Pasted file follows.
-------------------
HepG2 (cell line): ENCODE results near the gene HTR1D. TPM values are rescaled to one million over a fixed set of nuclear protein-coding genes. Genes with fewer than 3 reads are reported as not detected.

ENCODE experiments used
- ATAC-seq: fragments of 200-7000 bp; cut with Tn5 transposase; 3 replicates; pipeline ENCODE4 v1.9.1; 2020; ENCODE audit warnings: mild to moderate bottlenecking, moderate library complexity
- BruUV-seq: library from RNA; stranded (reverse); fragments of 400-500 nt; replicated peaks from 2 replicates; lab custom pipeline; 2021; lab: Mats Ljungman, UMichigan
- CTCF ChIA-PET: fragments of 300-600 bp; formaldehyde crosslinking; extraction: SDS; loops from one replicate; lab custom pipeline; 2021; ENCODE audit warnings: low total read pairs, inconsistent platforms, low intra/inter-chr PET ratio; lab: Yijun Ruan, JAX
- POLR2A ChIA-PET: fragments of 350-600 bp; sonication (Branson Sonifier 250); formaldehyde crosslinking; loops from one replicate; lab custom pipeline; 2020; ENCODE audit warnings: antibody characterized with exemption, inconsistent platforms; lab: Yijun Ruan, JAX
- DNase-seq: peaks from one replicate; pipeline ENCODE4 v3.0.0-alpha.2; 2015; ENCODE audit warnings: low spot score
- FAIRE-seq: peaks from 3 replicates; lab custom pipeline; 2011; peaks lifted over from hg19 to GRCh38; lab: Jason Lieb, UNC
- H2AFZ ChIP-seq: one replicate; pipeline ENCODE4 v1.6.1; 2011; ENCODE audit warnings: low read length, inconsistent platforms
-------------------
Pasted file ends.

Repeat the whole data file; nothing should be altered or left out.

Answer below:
HepG2 (cell line): ENCODE results near the gene HTR1D. TPM values are rescaled to one million over a fixed set of nuclear protein-coding genes. Genes with fewer than 3 reads are reported as not detected.

ENCODE experiments used
- ATAC-seq: fragments of 200-7000 bp; cut with Tn5 transposase; 3 replicates; pipeline ENCODE4 v1.9.1; 2020; ENCODE audit warnings: mild to moderate bottlenecking, moderate library complexity
- BruUV-seq: library from RNA; stranded (reverse); fragments of 400-500 nt; replicated peaks from 2 replicates; lab custom pipeline; 2021; lab: Mats Ljungman, UMichigan
- CTCF ChIA-PET: fragments of 300-600 bp; formaldehyde crosslinking; extraction: SDS; loops from one replicate; lab custom pipeline; 2021; ENCODE audit warnings: low total read pairs, inconsistent platforms, low intra/inter-chr PET ratio; lab: Yijun Ruan, JAX
- POLR2A ChIA-PET: fragments of 350-600 bp; sonication (Branson Sonifier 250); formaldehyde crosslinking; loops from one replicate; lab custom pipeline; 2020; ENCODE audit warnings: antibody characterized with exemption, inconsistent platforms; lab: Yijun Ruan, JAX
- DNase-seq: peaks from one replicate; pipeline ENCODE4 v3.0.0-alpha.2; 2015; ENCODE audit warnings: low spot score
- FAIRE-seq: peaks from 3 replicates; lab custom pipeline; 2011; peaks lifted over from hg19 to GRCh38; lab: Jason Lieb, UNC
- H2AFZ ChIP-seq: one replicate; pipeline ENCODE4 v1.6.1; 2011; ENCODE audit warnings: low read length, inconsistent platforms